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Happy people don't usually consume

Happy people don't usually consume

By Gabriel Asenjo

Invited by the collective Dale Vuelta-Bira Beste Aldera, and under the title of his conference Degrowth, an alternative to capitalism? , demanded that society establish a self-limitation of its consumption and environmental exploitation. From their point of view, it is not a question of proposing an involution but rather of coupling the speed of expenditure of natural resources with their regeneration.

Specialist in North / South economic relations, European Amalfi prize for sociology and social sciences, his degrowth movement, born in the 70s and extended in France, defends the sobriety of life and the preservation of natural resources before their exhaustion. In his opinion, if the decrease is not controlled, "the decrease that we are already experiencing" will be the consequence of the collapse of an unsustainable form of capitalism, and it will also be disproportionate and traumatic.

A semantic bomb. Serge Latouche affirms that the term degrowth is a slogan, “a semantic bomb caused to counteract the intoxication of the so-called sustainable development”, a way of thinking, sustainability, extended by the liberal economism of the eighties, and that favors paying for everything , "For example, in the case of wheat, it obliges to pay for surpluses, for its storage, and you also have to pay to destroy the surpluses." "We should talk about A-growth," he said as an invitation to reflect on our lifestyle, including on the display of superfluous and excessive enrichment.


From his point of view, "we live phagotized by the economy of accumulation that leads to frustration and wanting what we do not have and do not need", which, he says, leads to states of unhappiness. "We have detected an increase in suicides in France in children," he added, to later refer to the granting by banks of consumer loans to people without salary and assets, as happened in the United States at the beginning of the world economic crisis . For Professor Latouche, “happy people don't usually consume”.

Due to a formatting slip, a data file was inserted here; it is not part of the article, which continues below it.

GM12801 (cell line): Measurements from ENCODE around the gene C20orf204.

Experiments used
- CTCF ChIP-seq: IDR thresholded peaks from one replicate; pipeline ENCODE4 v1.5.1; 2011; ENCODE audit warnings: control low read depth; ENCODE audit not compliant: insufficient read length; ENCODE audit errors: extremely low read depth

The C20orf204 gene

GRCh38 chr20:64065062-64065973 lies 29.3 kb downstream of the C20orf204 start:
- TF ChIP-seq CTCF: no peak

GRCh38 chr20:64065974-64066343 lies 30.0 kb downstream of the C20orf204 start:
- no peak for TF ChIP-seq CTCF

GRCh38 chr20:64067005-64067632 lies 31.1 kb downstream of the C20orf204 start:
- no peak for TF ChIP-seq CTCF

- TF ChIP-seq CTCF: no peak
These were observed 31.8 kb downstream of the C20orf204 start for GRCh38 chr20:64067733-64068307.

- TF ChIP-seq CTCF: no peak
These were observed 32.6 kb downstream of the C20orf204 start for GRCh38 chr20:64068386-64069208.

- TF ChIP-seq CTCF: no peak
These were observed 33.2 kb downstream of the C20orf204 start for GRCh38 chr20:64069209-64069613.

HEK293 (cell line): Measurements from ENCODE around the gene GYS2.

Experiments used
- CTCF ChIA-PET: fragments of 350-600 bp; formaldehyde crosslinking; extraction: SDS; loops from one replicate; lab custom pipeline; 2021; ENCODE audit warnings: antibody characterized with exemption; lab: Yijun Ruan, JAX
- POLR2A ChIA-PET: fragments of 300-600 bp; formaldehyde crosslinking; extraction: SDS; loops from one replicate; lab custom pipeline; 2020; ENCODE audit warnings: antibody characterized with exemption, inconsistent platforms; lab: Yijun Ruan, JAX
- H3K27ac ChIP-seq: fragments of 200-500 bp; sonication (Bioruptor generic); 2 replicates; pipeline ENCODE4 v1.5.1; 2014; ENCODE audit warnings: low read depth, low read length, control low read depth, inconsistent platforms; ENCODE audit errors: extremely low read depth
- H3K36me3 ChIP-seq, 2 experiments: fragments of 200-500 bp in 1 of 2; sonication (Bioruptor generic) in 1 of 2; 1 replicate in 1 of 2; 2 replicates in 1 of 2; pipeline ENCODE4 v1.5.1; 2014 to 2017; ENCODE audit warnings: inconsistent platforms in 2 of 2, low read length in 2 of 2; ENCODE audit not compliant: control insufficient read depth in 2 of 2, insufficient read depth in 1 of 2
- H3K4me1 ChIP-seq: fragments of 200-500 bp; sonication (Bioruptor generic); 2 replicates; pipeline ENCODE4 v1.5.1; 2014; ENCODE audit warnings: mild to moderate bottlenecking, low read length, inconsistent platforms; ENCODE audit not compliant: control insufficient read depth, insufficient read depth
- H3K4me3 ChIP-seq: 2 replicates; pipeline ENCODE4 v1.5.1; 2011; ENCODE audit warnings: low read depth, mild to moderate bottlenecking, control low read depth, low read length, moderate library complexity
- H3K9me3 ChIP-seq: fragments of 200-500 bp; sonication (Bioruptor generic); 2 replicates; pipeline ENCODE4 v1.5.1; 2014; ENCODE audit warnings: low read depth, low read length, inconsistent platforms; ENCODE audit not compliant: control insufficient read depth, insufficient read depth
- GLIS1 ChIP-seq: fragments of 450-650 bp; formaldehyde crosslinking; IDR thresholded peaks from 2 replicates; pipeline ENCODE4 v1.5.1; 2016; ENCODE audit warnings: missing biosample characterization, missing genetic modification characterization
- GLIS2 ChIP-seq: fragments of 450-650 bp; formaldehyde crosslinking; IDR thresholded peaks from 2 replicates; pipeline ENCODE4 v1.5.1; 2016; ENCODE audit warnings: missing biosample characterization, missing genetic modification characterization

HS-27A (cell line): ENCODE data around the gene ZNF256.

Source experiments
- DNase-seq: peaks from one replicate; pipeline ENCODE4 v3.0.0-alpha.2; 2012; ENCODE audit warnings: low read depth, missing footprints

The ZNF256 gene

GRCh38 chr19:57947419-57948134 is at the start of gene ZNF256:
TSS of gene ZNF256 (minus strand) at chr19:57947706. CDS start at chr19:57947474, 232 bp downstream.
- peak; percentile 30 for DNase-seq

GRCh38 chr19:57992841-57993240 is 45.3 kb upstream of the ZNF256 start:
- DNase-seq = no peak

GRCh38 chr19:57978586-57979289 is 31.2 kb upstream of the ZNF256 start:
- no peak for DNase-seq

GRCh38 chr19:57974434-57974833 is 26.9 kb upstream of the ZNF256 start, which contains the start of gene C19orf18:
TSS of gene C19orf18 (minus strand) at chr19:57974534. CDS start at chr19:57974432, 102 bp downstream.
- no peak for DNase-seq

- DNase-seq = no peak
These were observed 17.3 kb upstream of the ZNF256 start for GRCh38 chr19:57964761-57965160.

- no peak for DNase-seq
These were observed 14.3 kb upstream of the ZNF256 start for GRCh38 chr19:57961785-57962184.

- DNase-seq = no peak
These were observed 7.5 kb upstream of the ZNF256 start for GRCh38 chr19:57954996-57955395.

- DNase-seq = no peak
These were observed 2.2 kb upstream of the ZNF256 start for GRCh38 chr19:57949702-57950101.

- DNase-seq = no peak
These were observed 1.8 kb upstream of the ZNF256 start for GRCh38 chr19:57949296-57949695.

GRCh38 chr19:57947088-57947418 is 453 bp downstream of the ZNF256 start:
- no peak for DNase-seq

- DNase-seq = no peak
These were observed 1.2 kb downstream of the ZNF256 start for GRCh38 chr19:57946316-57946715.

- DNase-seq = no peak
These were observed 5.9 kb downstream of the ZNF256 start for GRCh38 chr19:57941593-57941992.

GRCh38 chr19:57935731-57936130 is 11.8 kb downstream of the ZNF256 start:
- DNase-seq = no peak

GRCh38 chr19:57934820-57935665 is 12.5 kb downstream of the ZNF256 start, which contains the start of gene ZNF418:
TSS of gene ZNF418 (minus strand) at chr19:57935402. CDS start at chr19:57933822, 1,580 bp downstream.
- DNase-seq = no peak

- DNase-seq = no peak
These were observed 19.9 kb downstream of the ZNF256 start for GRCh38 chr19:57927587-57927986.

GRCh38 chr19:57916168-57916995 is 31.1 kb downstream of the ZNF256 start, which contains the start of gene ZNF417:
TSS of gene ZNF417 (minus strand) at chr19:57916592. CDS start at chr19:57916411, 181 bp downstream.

His numbers as an economist assure that they are right: every year there are more inhabitants on the planet while resources decrease, without forgetting that consuming means producing waste and that the environmental impact of a Spaniard is equivalent to 2.2 hectares, and that each year 15 million hectares of forest "essential for life" are consumed. "And if we live at this rate it is because Africa allows it," he stressed. For Professor Latouche, any type of shortage, food or oil, will lead to the poverty of the majority and the greater enrichment of the minorities represented in the large oil or agri-food companies.

Work less and produce smart. Crossed by his detractors as naive, he postulated to work less and distribute the job, but to work less to live and cultivate life more, he insisted. From a project that he described as "eco-socialist", in addition to consuming less, society should consume better, for which he proposed to produce near where they live and in an ecological way to avoid that up to 4,000 trucks circulate through any border post between Spain and France a week "with Andalusian tomatoes crossed with Dutch tomatoes." He ended with a praise of the stoicism represented in Spain by Seneca: "Happiness is not obtained if we cannot limit our desires and needs."

Navarra newspaper


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